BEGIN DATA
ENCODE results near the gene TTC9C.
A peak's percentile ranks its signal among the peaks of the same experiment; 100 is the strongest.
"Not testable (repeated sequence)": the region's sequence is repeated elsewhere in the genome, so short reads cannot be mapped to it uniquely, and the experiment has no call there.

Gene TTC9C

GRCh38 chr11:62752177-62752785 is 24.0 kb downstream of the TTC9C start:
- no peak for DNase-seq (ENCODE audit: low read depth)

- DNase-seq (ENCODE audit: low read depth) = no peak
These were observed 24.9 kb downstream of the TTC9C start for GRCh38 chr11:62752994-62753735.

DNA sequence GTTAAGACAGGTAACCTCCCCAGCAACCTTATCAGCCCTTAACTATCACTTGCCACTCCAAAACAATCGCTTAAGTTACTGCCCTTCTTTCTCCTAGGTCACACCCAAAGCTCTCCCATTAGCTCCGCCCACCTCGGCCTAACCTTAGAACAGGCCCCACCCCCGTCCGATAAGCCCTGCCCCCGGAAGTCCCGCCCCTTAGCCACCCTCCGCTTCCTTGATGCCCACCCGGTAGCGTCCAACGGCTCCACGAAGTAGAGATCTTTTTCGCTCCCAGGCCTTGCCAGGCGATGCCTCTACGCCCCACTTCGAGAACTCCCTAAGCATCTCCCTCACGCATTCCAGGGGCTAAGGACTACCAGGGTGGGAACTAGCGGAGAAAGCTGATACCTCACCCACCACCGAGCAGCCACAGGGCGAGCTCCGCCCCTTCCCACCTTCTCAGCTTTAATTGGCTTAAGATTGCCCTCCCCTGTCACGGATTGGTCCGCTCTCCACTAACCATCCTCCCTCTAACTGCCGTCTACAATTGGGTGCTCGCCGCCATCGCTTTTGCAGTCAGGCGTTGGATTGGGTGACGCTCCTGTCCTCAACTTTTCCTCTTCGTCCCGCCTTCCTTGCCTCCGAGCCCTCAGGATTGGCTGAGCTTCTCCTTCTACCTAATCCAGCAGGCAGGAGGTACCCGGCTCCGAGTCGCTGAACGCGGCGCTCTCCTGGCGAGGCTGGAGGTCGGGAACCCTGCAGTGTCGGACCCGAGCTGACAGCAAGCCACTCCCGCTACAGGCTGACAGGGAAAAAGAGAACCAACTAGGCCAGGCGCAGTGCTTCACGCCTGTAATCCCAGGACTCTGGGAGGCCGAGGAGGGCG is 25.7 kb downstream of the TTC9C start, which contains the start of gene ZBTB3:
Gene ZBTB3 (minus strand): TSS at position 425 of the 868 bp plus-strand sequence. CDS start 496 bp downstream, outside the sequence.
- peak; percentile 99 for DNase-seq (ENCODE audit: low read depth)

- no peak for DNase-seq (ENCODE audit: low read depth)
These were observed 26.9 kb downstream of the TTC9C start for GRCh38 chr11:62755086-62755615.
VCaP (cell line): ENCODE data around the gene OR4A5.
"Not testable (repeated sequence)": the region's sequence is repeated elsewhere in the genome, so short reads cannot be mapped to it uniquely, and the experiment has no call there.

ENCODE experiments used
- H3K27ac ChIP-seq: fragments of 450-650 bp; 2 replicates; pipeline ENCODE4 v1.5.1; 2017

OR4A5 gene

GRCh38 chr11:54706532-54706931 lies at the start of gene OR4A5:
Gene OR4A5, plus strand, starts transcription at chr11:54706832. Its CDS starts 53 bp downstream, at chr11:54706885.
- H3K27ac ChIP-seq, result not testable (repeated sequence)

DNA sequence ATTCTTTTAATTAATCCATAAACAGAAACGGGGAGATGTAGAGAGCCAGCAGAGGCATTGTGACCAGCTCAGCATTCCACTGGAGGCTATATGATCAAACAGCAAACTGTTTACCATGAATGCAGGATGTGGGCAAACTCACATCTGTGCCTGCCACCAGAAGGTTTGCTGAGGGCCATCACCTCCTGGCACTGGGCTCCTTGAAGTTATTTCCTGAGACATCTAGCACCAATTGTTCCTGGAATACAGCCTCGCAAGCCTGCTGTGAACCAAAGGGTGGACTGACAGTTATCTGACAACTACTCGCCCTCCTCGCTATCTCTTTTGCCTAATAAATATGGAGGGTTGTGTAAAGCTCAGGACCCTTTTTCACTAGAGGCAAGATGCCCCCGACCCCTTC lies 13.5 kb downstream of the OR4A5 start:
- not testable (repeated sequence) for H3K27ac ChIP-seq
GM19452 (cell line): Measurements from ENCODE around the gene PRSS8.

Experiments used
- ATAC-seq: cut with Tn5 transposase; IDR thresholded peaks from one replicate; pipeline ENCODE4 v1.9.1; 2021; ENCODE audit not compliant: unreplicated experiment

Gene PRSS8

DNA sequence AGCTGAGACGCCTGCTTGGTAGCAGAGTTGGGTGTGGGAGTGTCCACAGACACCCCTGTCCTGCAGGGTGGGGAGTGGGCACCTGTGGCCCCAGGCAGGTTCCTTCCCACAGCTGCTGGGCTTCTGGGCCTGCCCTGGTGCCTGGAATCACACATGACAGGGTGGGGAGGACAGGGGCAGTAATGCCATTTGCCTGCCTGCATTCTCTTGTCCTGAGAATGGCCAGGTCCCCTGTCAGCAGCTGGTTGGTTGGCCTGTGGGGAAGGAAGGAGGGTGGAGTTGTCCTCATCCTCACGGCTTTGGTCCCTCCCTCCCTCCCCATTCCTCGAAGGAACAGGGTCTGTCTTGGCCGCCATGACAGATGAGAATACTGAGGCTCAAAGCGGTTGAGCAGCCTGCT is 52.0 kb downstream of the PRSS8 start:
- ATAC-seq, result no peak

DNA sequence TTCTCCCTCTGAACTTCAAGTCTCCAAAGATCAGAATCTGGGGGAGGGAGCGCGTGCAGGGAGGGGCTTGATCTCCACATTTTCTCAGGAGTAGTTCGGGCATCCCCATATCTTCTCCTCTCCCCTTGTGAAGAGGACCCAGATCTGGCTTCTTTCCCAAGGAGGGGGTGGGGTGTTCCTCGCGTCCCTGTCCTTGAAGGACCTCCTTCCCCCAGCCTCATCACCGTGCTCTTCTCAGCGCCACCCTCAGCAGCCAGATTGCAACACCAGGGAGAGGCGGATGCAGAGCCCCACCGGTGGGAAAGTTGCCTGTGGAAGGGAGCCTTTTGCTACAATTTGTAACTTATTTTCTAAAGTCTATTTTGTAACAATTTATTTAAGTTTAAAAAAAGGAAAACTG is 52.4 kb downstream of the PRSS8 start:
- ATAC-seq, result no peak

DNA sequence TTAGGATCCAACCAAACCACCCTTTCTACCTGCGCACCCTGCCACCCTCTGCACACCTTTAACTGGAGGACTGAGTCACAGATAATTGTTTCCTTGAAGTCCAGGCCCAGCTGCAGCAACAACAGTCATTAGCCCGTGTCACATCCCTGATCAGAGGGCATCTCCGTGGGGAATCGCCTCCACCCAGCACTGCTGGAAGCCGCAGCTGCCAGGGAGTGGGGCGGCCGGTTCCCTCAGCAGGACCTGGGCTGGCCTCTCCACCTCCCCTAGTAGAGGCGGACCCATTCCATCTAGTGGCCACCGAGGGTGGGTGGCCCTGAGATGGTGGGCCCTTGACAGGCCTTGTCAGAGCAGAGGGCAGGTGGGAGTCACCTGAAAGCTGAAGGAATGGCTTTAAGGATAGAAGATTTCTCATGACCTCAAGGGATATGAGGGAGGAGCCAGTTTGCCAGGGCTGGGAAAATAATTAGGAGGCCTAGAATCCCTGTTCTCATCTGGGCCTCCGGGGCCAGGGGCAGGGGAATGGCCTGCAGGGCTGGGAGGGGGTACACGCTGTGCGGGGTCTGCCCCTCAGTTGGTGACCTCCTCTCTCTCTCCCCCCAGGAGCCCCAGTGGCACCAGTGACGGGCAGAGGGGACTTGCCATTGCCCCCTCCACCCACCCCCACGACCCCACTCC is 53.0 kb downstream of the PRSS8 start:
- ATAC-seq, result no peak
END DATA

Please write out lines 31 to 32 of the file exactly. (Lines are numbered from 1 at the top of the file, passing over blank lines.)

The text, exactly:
- ATAC-seq, result no peak

DNA sequence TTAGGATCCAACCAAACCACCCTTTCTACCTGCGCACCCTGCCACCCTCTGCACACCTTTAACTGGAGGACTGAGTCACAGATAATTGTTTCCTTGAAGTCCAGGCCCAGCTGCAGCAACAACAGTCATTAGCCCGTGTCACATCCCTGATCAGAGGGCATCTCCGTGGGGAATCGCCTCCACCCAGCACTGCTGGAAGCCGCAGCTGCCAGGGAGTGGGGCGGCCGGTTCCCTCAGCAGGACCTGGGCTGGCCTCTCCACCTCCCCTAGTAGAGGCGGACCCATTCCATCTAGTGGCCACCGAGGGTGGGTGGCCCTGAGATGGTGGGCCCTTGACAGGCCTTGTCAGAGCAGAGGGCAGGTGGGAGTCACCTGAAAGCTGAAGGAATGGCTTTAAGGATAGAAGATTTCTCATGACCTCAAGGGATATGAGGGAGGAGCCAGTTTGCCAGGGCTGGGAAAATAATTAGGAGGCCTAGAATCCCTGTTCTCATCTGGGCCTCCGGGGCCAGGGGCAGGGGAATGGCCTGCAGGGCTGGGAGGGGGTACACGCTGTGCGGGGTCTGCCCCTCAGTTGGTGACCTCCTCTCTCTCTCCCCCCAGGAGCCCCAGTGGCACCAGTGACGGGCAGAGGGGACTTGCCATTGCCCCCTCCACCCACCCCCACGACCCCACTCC is 53.0 kb downstream of the PRSS8 start: